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Lethbridge Herald Newspaper Archives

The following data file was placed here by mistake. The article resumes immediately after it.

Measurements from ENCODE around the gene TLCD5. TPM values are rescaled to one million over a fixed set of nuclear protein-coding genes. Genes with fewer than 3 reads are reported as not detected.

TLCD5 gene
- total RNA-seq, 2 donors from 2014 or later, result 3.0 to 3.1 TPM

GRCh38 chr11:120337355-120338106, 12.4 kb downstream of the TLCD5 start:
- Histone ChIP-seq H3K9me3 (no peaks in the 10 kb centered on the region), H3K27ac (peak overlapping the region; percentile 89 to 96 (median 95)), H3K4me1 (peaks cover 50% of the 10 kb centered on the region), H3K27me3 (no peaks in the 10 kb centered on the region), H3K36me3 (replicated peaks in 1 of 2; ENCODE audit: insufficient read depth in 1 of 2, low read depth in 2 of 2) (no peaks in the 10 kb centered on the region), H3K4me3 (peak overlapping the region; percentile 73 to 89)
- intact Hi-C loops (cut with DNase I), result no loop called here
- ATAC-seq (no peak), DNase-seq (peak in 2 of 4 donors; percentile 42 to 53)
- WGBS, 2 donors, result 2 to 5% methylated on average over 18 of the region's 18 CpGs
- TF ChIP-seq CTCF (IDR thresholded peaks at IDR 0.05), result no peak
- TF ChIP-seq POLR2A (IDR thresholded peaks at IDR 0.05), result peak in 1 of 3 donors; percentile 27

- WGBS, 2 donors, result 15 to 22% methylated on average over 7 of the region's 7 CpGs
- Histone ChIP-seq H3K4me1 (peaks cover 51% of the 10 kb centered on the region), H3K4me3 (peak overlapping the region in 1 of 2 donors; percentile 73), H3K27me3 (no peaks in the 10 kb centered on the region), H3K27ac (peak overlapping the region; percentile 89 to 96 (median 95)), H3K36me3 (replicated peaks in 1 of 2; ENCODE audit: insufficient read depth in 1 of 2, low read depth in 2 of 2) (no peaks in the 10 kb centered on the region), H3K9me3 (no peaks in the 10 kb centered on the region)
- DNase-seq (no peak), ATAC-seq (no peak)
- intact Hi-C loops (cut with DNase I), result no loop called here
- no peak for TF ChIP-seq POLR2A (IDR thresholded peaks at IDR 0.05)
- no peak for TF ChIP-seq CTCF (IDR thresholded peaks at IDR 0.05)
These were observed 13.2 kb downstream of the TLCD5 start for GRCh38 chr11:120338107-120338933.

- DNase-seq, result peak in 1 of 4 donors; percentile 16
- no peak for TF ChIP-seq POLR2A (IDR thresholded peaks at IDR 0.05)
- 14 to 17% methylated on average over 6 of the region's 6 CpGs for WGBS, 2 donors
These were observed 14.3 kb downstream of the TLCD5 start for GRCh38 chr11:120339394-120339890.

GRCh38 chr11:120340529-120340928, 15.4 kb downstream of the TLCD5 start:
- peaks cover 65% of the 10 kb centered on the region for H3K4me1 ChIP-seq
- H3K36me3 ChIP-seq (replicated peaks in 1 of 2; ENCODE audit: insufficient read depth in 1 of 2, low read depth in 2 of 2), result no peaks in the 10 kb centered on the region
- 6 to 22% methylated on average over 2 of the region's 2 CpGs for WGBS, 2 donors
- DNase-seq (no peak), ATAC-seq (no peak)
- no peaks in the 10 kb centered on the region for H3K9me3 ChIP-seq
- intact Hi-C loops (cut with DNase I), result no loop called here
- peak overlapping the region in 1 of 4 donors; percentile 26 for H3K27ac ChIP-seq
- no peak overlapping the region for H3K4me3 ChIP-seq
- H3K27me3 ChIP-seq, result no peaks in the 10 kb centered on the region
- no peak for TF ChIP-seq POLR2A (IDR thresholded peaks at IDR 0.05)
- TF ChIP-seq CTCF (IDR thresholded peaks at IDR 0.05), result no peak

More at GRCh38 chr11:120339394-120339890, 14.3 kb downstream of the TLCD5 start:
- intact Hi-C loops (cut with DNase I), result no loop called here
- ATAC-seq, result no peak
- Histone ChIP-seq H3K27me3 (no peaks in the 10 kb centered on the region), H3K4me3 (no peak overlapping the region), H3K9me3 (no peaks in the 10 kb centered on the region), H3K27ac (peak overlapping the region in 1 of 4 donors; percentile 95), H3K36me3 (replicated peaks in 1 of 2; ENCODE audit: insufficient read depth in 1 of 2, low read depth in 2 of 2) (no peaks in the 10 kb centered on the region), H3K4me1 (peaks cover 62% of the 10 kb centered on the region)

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Lethbridge Herald, The (Newspaper) - August 18, 1972, Lethbridge, Alberta 12 THE LETHaFllDGE HERALD friday, Auguil TO, Educational television ends successful year Liist year Uic I.cthbridge sep- arate .school district purchased edu- cational television equipment for every school in Us syslcin, at a cost'of about That meant n television camera, a videotape recorder and at least one television set for every school, plus several videotapes. As well as having access to a central videotape library of pre- recorded material, eacb school was given hours of empty tape at per half-hour. "I've seen some very interesting 'things done with it all, says Maurice Landry, the district's di- rector ol elementary education. 'It's been used quite effectively by our teachers." The district's education centre has about 150 tapes with a variety of programs acquired from the Al- Mary's, an old fashioned perform- ance starring the school's younger students. Teachers have been asked to evaluate use of television as an educational aid, and "have general- ly found it a valuable Mr. Landry said. And parents, ho said, "are as- tounded at what the kids are capable of doing and have been favorably impressed with the uses being made of our equipment." Mr. Landry said the next goal may be sharing of programs pro- duced at one school with other schools which isn't always done now. The district won't be purchasing any new equipment for a few years. "We'd like to though particular- ly color equipment would be inter- esting. But there's no money for it right now." Some co-operative ventures may be organized in the next year or so with the public school district, the university and the college, Leth- bridgc Cablcvision Ltd. and other groups. Cablevision must by law (and is quite willing to) provide time on ap educational television channel berta department of education's dubbing service in Edmonton. Teachers have a catalogue of all the local tapes available, and can quickly yet them from the district. And the dubbing service has tapes available to which the teachers also have access. The teachers regularly evaluate the dislriet's tapes as to quality and educational value, and if the consensus is that they're poor, they're rent to Kdmonlon to have a different program dubbed onto them. "Our teachers use our own li- brary stuff, and make pro- grams of their own tailored to the individual needs of the Mr. Landry said. What the students and teachers learn is making their own tapes, both in terms of television produc- tion and in terms of the subject area, are also important Mr. Lan- dry said. "It's becoming a bit old that now for the students and they've re- acted really well. At first they spont a lot of their time hamming it up. Now they have fun, but they're also pretly business-like. "We often find the kids spending weekends producing shows for use in class projects it mates learn- ing a lot of fun." Because it is necessary to or- ganize material accurately and knowlcdgeably before turning it into a videotape show, the students must spend a good deal of time thoroughly learning their subject. fixamnlc Mr. Lwylry was highly-impic rl by pirduc- tion b. tntlr its it C thrill" Cen- tra! .School, turned out in 10 t f 111 (i i cc! nd It dealt with States and its viewers about many of the rewards and trials of international relations. Another w a s a dramatic video- tape produced by students at St. for schools' use, but one hour of production for on-air use takes a bout Hi hours of and the district lacks both the man- power and the time to undertake such a job alone. Cablevision has offered to run its lines to all city schools, and pro- vide its services rent free. But the schools would have to do their own internal wiring. S o m e examples of instructional use of television last year: At St. Mary's, it was used to view pre-recorded tapes, to film a dra- matic performance by the school's own students, to record various stu- dent activities, to illustrate the ef- fectiveness of tirade 7 script writ- ing, filming of puppet shows, tap- ing of student teachers for their own evaluation, dissection demon- strations for biology and a basket- ball game viewed later by partici- pants for self-evaluation. At St. Paul's, television equip- ment was used to tape Ihe school's Halloween play, to show pictures from a hook to the class while the story was read, for pre-recorded tapes from the education centre, to lape the Christmas concert, so sing- went very With a in educational tele- vision equipment, the Lotlibridgc public school district firmly plans to give its teachers and student.1; every opportunity to make effective use of the facility. "It went very well last year many teachers exhibited a tremen- dous amount of interest in said Dr. Gerry Probe, the district's di- rector of personnel and material re- sources. "T h e various activities the schools and teachers undertook re- ceived enthusiastic participation and response; and we expect things to be even better tins year." Each school in the system lias a complete setup, including television camera, videotape recorder and television set or sets. Each school also has five hours of tape, and the central media centre has an addi- tional 75 hours. "We've tried to concentrate on using the equipment for our own Dr. Probe said. "This has meant we placed only a small em- phasis on using pre-recorded tapes dubbed by the provincial dubbing centre from its library. "It was well-used in terms of time, but whether it was used as effectively in terms of value, we don't yet know." Partly in order to acquire an eval- uation of JiTV's use, and partly to organize the district's equipment including KTV facilities, the districl has appointed Jake T.ocwen as its educational me- dia co-ordinator. Mr. Loewcn takes over from I'ommen, wiil rclum t'> teaching and n librarian. "We're hoping Mr. fin our older in-.vlia its or- Die library Mr. I'rdbn said, One of the firs! lhii'-'> do r; to look at what lias bwi dori'j with the KTV equipment nnrl Iry start sriine programs which will allow it to be used even more. Some of the uses by public schools have included students de- veloping book reports, which they ing and performances could later be analyzed, for student teacher evaluations, physical education evaluation and various dramatiza- tions. it was also used for student role playing: the students taped enact- ments of various activities they were studying so they could better understand them and their own re- actions. At. St. Patrick's, students were taped in various activities for self- evaluation later, especially in the language arts. 'Hie equipment was also used to assist in rehearsal of dramatic productions, as culmina- tion of units of study, for teacher self-evaluation, for micro-teaching and self-evaluation by student teachers and to inform parents about how the school was progress- ing. Assumption used its television equipment for instructional pur- poses including planned lesson as- sistance, for showing educational materials acquired from the edu- cation centre and elsewhere and for recording of school activities for presentation to school board and oilier interested people. ist year arc taped while reading for pre- sentation to the class later; Science laboratory work in senior high school, role playing by stu- dents in and other courses, including such things as aclcd-out job interviews, with one student playing the interviewer and the other the prospective employee; Taping of and student teachers at work, so that they and others can view them later for evaluation and improvement. "I'd like to sec even more tele- vision used in role Dr. Probe said. "It's a very effective educational tool." Most schools have purchased additional videotapes from their own budgets to supplement what the district provided, and they're also on their own if they want to purchase additional equipment. Dr. Piobe said if they want addi- tional equipment they can save money from their in-sctiool budgets for several years, until they can af- ford it and already some schools are doing just that. The equipment has stood up "quite Dr. Probe said, al- though several specific problems have become apparent and Mr. Loewcn will develop a specific dern- DR. GERRY PROBE onstration to assist teachers in avoiding these difficulties. In addition, the company which sold the district 'the equipment is preparing an extensive report on the equipment which will he used to point out to the teachers some of the things to watch for. Dr. Probe said the district may periodically collect all of the equip- ment and have it cleaned and ser- viced by a technician. ;